Whitney’s passion is something that people say is what moves them. The young artist expresses her life through music, the lessons learned and the emotions she has felt by exposing her heart with catchy tunes, complex meanings and soulful undertones. Whitney is known for her ability to not only play the piano while singing but also playing while rapping. In addition, she also plays a plethora of instruments (i.e. bass, drums, flute, guitar and conga’s) which she self-taught herself to play as well. When asked about all of her musical influences and abilities, Whitney states that she learned from watching her father Gregory Coleman Sr. (a former guitar player for The Orlons and Sister Sledge out of Philadelphia, PA) play with his musician friends from church. It is evident that she definitely has taken note of the Motown showmanship, for she is known to be diva-like and to “rock out” and “jam” on stage frequently throughout her performances.
A graduate from Rensselaer Polytechnic Institute and all time record holder for most points scored for basketball, Whitney now resides in Indianapolis, IN where she attends IUPUI for a PhD program in Informatics and also has continued her love for singing music at venues.
The Whitney Coleman Project is a new take on Whitney’s style and vision for her music that includes vibrant and soul-foul sounds tapped with conscious lyrics that will uplift your spirits. Whitney released her latest album “The Love Chapter: Lessons From A Human Heart” last summer and she notes that she wants to welcome all people to hear and see what she so passionately believes in, “Our experiences may be different, but we all feel a need to be connected to something or someone and since music is universal, it’s the best way for me to express myself and relate my experiences.”Old SOUL Entertainment & TwinPeaks Music presents
Root Movements featuring Whitney Coleman. Wed, April 4th. 8PM @ The Jazz Kitchen. 5377 College Ave. Broad Ripple, Indy. $8.Facebook Event Page --> Whitney Coleman @ The Jazz Kitchen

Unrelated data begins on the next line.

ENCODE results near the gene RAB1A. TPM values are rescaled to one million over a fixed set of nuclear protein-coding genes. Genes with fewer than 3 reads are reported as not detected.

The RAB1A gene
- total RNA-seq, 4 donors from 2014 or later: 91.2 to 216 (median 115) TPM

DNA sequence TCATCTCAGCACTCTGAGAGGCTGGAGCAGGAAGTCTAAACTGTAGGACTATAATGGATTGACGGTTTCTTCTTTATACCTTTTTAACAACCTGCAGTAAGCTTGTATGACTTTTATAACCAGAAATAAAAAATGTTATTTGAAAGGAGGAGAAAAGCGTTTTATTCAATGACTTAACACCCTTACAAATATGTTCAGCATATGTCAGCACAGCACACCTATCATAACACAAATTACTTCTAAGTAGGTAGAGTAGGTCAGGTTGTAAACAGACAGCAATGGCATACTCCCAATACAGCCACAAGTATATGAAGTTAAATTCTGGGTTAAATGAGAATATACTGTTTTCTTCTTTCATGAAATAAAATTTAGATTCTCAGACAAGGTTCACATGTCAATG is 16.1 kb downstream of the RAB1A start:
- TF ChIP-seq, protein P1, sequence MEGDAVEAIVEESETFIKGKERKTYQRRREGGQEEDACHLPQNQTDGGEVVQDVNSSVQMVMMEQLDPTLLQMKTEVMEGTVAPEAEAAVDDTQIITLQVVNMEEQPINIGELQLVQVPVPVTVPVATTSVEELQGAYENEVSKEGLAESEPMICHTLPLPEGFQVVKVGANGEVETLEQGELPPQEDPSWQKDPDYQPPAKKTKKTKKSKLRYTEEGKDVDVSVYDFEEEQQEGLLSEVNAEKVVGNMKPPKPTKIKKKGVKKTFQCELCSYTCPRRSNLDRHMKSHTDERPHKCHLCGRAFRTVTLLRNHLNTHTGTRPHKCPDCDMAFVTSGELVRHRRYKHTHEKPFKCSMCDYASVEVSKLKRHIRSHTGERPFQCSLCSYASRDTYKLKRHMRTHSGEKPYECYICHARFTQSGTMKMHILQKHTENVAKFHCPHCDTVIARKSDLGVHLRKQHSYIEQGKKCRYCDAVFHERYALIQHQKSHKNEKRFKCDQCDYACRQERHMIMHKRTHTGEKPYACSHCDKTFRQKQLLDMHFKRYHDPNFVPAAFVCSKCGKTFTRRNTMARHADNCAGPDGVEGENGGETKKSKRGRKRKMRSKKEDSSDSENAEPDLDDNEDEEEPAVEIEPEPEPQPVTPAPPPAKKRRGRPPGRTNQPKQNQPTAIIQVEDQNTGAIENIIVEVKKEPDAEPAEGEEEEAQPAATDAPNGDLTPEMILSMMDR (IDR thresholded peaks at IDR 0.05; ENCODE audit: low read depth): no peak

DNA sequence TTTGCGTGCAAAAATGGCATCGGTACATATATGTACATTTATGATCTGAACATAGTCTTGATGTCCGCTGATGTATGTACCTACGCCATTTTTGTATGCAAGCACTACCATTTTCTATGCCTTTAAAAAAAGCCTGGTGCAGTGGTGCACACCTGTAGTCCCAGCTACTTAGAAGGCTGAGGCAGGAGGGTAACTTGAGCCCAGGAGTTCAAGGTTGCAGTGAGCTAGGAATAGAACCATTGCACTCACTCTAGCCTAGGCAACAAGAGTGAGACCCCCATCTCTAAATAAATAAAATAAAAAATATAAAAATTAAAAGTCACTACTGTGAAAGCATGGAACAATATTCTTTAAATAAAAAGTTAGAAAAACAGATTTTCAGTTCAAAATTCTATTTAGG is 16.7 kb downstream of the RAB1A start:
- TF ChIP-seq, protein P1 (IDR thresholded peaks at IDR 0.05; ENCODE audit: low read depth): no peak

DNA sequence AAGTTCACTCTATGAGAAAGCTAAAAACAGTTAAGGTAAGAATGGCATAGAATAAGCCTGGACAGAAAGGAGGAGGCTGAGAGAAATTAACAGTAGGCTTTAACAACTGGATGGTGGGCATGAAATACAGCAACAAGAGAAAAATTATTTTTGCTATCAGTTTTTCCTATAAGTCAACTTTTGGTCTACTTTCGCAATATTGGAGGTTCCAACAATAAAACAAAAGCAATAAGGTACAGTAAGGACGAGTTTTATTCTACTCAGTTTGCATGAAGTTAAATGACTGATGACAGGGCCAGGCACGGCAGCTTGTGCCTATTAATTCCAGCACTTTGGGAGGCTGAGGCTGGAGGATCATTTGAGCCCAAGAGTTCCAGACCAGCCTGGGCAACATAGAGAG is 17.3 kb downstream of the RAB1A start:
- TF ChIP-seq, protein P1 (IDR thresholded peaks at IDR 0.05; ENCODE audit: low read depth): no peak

Whitney Coleman's latest album, The Love Chapter
. Lessons From a Human Heart.More info on the project at www.whitneycolemanmusic.comFollow Whitney Coleman on Facebook at http://www.facebook.com/whitneycolemanmusicpage
William Harrison "Bill" Withers, Jr. (born July 4, 1938) is an American singer-songwriter and musician who performed and recorded from 1970 until 1985. Some of his best-known songs are "Lean on Me", "Ain't No Sunshine", "Use Me", "Just the Two of Us", "Lovely Day", and "Grandma's Hands".
Early life Withers was born the youngest of thirteen children in the small coal-mining town of Slab Fork, West Virginia. Raised in nearby Beckley, West Virginia, Withers was thirteen years old when his father died. He enlisted with the United States Navy at age eighteen and served for nine years, during which time he became interested in singing and writing songs. Soon after his discharge from the Navy in 1970, he relocated to Los Angeles for a musical career.
Withers worked as an assembler for several different companies, including Douglas Aircraft Corporation, while recording demo tapes with his own money, shopping them around and performing in clubs at night. When he debuted with the song "Ain't No Sunshine, he refused to resign his job because of his belief that the music business was a fickle industry and that he was still a novice compared to other acts.
During early 1970, Withers' demonstration tape was audited favorably by Clarence Avant of Sussez Records. Avant signed Withers to a record deal and assigned Booker T. Jones to produce Withers' first album. Four three-hour studio sessions were planned to record the album, but funding caused the album to be recorded in three sessions with a six-month break between the second and final sessions. Just as I Am was released in 1971 with the tracks "Ain't No Sunshine" and "Grandma's Hands" as singles. The album features Stephen Stills playing lead guitar.
The album was a success and Withers began touring with a band assembled from members of The Watts 103rd Street Rhythm Band: drummer James Gadson, guitarist Benorce Blackmon, keyboardist Ray Jackson, and Bassist Melvin Dunlap.
At the 14th annual Grammy Awards on Tuesday, March 14, 1972, Withers won a Grammy Award for Best R&B Song for "Ain't No Sunshine"." The track had already sold over one million copies, and was awarded a gold disc by the R.I.A.A. in September 1971.